Sunday, 29 May 2016

Twitter Twatter #28

February 2016 on Twitter:













Friday, 27 May 2016

Time Shadows

There is far less Doctor Who on our TV screens this year than we have been used to for a very long time. As a measure to alleviate the drought I have written a story in the new, unofficial, unauthorised Doctor Who short story anthology from Pseudoscope Publishing. Time Shadows will be for sale in aid of the Enable Community Foundation, a charity who design, fabricate and supply free prosthetic-like hands and arms to those who need them.


Don't just take my word for it, Time Shadows has been edited by Matt Grady with Samuel Gibb, with stories by Violet Addison, John Anderson, Andrew Blair, Simon Blake, Christopher Colley, John Davies, Abel Diaz, R.P. Fox, Stephen Hatcher, Chris Heffernan, Ian Howden, Pete Kempshall, J.R. Loflin, Kevin Mason, Roger McCoy, David McLain, Christopher Olsen, John Peel, Stuart Roth, Dale Smith, David N. Smith and Nick Walters as well, not to mention a foreword by Gary Russell, which I have.

I'll post more details about my story and the anthology nearer the date of publication, which is currently planned for sometime in June. In the meantime, please consider donating to the Enable Community Foundation.

Tuesday, 19 April 2016

Twitter Twatter #27

January 2016's Twitter action:





Following David Bowie's death





















Sunday, 17 April 2016

Sisters Are Doing It For Themselves

Last year, Robert Smith? asked me to write a piece in the vein of his Outside In books, about the Prologue the Series Nine of Doctor Who. It appeared in a fanzine called The Nethersphere. It is chock full of geeky references and takes the form of a guest blog entry written by a huge fan of The Sisterhood Of Karn, a fictional TV Show in whose shadow Doctor Who languishes.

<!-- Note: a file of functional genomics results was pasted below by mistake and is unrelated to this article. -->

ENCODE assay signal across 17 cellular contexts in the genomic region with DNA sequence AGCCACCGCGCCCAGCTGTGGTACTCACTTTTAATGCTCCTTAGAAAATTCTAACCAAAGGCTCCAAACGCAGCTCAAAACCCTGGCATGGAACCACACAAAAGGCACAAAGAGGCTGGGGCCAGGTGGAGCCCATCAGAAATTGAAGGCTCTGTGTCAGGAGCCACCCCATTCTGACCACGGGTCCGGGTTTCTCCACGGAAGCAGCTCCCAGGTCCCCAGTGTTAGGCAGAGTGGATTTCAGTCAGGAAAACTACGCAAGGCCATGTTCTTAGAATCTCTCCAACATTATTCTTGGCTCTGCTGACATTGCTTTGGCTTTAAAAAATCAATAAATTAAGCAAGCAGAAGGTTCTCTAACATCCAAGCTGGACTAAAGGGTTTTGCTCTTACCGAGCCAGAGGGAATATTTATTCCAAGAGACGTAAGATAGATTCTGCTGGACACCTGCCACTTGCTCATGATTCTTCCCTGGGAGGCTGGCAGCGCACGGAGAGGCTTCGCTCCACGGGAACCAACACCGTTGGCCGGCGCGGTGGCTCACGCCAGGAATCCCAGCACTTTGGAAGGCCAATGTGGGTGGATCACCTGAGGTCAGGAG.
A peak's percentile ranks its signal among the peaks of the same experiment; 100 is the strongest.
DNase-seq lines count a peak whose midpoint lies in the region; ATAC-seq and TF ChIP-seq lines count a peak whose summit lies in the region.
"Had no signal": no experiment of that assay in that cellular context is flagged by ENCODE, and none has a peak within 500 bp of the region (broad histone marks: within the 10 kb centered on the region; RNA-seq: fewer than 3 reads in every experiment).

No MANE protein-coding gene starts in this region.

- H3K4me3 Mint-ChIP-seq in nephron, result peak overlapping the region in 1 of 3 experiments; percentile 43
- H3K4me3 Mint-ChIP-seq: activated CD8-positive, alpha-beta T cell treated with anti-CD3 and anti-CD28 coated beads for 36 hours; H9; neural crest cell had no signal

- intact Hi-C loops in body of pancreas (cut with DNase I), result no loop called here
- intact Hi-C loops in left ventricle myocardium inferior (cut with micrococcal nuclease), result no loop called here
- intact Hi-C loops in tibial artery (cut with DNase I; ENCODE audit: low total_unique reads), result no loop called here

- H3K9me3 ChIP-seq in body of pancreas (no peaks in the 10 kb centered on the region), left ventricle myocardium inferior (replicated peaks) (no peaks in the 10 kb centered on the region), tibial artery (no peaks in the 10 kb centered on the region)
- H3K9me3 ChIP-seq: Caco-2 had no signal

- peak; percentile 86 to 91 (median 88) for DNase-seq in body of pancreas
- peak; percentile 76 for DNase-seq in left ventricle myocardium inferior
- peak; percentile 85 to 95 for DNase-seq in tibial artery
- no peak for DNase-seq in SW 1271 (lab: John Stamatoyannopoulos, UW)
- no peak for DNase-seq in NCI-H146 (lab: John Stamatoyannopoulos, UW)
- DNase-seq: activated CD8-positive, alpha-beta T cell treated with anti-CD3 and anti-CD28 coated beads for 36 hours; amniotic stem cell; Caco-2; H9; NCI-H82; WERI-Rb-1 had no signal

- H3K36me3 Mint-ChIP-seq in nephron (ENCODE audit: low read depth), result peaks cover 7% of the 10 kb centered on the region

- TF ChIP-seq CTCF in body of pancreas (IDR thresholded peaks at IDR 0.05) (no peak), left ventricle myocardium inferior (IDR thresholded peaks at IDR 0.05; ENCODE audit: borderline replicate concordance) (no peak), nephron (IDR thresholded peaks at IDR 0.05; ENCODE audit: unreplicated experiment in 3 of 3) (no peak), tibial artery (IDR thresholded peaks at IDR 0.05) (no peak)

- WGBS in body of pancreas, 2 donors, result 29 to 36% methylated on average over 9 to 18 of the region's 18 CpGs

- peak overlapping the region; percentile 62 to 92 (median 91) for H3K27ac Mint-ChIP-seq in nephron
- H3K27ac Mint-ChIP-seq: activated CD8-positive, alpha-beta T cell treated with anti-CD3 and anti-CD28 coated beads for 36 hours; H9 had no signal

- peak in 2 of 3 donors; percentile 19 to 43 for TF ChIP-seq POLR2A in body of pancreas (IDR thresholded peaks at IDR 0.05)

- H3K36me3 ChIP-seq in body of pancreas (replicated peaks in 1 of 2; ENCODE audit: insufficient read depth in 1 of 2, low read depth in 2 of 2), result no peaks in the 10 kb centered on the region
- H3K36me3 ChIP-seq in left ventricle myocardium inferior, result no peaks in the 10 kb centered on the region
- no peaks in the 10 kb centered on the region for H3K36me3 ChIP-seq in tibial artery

Friday, 11 September 2015
Prologue

This week we are delighted to share a guest blog from self-confessed Sisterhood Superfan Ellen Murray…

Ahead of the new series, an online mini-episode has emerged online. Modestly entitled Prologue it serves as a prologue to the latest television adventures of The Sisterhood Of Karn. Karn itself appears against a starry backdrop and is initially labelled simply as ‘The Planet’. Such is its importance to fans of The Sisterhood Of Karn that it almost doesn’t need spelling out. Where else could we be?


Prologue is a two-hander between everybody’s favourite high priestess Ohila, ably played as always by Clare Higgins, and the current Doctor Who, Peter Capaldi. The two work very well together. Higgins asks all the right questions and Capaldi almost answers them. As we’ve come to expect from Ohila, she sees through the Time Lord’s deceptions and knows him better than he knows himself.

Ohila: Why do you always lie?
Doctor Who: Why do you always assume I'm lying?
Ohila: It saves time. The truth, will you go?

Doctor Who is wrestling with a dilemma and naturally Ohila is the only one that can help him. Higgins plays what is essentially a confession scene with aplomb and Doctor Who follows her lead. The lines are delivered like a rally in a tennis match, but with words instead of balls and no net. Or maybe Doctor Who is playing tennis against himself and Ohila is the umpire.

Doctor Who: He and I've known each other a long time.
Ohila: You've been enemies for all of it.
Doctor Who: An enemy's just a friend you don't really know yet. Sorry. What, was that me being cynical again?

Who is Doctor Who talking about? Does it matter? Why is he being so rude to our heroine? Could it be that she has touched a nerve? The umpire strikes back? As we have come to learn from our years watching, discussing and absorbing episodes of The Sisterhood Of Karn, the answers to these questions are not as important as the act of asking them. The revelations that may come will be fleeting, but their ramifications could last a lifetime or more. It’s a scene reminiscent of a similar scene between Sisters Mawea and Canda from the Season Forty-Three finale, Warlock!, by Lawrence Miles, and we all know how that storyline turned out, don’t we?